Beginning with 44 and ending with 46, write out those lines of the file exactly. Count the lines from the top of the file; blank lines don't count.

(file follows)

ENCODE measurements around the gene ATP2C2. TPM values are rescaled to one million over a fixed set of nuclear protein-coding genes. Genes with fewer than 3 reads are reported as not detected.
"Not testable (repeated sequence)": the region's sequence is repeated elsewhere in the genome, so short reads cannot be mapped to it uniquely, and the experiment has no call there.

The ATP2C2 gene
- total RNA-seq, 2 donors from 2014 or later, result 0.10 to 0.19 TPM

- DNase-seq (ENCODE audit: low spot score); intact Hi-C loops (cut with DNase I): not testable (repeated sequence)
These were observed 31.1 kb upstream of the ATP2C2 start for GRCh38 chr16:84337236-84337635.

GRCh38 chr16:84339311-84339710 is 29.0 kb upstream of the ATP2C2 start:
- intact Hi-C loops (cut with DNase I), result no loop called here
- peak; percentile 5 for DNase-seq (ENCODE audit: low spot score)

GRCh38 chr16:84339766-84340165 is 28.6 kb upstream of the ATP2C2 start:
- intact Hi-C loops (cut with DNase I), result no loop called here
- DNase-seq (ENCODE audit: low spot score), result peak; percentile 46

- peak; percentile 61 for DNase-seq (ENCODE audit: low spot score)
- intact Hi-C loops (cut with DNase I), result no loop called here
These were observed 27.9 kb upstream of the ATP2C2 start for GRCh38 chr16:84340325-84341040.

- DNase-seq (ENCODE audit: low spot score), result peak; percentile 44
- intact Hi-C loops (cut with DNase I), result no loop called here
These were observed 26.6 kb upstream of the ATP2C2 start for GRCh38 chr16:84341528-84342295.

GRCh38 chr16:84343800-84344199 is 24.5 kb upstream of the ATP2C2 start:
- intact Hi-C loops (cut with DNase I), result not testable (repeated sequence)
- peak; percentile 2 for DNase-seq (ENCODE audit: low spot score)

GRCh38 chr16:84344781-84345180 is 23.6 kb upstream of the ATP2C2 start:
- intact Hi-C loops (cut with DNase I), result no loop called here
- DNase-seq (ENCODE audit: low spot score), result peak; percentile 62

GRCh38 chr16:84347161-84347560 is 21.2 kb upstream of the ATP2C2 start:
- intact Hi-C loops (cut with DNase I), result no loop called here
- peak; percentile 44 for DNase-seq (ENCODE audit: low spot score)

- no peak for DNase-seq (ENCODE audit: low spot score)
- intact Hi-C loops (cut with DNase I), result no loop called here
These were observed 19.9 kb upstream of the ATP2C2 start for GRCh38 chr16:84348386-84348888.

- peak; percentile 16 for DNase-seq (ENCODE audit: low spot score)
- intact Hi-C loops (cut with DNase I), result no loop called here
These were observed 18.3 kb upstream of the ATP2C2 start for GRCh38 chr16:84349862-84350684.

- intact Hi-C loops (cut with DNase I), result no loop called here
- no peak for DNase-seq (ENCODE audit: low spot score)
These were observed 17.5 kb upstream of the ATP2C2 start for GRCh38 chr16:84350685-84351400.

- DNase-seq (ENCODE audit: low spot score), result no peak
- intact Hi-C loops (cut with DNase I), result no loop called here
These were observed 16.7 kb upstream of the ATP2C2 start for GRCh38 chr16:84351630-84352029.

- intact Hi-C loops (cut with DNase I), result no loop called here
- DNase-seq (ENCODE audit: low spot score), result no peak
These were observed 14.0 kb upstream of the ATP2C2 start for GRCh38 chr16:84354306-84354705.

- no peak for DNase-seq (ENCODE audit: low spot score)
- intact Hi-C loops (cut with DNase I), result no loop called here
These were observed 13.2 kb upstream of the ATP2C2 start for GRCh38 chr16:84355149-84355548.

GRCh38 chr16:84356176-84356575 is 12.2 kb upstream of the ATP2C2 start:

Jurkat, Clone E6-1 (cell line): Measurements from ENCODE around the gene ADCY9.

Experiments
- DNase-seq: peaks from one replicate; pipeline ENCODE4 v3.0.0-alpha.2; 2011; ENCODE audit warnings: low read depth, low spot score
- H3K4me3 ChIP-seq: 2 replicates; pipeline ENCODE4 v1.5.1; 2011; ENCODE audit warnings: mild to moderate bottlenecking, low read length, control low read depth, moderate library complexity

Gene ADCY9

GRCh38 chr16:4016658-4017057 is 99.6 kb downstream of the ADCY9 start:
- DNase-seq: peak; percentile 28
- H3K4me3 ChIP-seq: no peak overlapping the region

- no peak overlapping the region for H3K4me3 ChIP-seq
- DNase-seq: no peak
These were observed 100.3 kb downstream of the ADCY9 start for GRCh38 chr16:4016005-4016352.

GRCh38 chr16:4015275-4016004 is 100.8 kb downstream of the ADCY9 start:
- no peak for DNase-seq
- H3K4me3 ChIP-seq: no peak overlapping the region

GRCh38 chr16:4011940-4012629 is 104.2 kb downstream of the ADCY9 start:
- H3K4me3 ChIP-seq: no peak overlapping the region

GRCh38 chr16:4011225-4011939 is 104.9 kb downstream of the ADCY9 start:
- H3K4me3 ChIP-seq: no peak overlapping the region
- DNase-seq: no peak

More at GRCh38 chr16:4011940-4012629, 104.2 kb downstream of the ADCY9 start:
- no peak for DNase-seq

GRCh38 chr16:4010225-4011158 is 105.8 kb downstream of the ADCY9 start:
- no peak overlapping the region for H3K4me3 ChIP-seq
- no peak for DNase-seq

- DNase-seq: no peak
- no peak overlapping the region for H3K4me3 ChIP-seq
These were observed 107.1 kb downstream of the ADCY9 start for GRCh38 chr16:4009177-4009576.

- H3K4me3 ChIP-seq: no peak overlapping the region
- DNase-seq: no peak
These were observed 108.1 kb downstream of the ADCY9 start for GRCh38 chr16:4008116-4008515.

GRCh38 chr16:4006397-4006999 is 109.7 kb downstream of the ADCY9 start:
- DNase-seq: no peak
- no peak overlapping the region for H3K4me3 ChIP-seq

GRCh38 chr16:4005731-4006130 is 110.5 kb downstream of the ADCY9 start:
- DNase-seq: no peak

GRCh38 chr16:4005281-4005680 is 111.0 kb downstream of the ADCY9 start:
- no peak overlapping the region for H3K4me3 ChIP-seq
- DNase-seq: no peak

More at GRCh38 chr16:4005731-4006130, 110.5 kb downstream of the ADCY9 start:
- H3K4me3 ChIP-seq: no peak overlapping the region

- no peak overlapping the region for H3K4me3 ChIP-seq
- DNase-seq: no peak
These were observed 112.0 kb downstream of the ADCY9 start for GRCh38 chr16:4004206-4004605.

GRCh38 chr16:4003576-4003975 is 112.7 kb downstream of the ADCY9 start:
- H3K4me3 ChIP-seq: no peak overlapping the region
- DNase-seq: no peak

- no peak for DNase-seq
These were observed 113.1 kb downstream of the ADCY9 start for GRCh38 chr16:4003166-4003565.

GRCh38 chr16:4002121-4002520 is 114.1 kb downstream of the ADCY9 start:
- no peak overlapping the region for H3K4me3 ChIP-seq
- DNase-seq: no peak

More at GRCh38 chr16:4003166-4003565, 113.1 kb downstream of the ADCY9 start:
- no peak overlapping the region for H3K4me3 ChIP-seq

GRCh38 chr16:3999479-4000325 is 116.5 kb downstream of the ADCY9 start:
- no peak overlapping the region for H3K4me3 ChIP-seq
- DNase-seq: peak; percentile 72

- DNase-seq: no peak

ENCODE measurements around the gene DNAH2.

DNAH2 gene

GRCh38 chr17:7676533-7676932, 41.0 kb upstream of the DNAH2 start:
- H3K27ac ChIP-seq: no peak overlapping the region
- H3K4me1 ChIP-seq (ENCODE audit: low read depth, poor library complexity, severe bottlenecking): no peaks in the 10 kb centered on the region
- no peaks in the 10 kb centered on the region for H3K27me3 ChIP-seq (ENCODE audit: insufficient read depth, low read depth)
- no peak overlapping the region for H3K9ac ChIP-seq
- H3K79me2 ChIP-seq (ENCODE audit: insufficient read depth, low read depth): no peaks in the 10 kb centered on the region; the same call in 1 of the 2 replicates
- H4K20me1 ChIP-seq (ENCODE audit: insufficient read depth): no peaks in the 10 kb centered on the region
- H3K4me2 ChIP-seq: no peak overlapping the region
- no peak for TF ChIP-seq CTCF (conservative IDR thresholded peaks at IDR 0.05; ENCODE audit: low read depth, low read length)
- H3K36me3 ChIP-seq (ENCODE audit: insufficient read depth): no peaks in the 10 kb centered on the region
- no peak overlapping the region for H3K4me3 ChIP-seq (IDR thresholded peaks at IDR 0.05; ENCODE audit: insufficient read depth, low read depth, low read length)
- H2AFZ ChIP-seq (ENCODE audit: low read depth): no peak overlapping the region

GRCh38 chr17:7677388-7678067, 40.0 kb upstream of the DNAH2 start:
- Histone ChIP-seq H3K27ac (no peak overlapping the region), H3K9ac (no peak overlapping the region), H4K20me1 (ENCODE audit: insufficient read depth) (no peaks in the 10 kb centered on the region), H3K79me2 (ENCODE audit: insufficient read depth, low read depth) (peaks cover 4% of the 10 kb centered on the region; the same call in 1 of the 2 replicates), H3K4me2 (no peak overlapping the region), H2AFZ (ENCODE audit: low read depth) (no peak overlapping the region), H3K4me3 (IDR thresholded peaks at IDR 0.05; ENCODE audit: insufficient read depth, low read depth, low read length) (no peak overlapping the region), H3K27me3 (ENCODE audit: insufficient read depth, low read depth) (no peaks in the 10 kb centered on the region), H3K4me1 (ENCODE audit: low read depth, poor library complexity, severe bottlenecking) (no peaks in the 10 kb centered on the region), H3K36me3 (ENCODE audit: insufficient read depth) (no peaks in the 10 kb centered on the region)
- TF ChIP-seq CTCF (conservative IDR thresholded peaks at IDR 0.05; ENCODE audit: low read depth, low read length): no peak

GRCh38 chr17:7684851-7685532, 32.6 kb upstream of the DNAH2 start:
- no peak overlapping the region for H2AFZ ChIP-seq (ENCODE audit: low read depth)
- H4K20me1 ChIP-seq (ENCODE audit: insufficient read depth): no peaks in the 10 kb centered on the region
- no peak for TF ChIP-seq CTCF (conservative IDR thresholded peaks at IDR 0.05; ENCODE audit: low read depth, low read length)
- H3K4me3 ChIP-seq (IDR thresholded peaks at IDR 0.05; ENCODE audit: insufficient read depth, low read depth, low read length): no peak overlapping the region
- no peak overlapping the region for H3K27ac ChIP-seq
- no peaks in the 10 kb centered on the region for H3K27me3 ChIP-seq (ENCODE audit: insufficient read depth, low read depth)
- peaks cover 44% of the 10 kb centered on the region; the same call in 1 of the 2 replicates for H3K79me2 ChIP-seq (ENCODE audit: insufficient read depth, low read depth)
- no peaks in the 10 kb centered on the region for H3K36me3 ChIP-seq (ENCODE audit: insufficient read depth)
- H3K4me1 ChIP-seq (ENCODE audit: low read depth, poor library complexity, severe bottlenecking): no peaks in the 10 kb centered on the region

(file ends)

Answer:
- intact Hi-C loops (cut with DNase I), result no loop called here
These were observed 13.2 kb upstream of the ATP2C2 start for GRCh38 chr16:84355149-84355548.

GRCh38 chr16:84356176-84356575 is 12.2 kb upstream of the ATP2C2 start: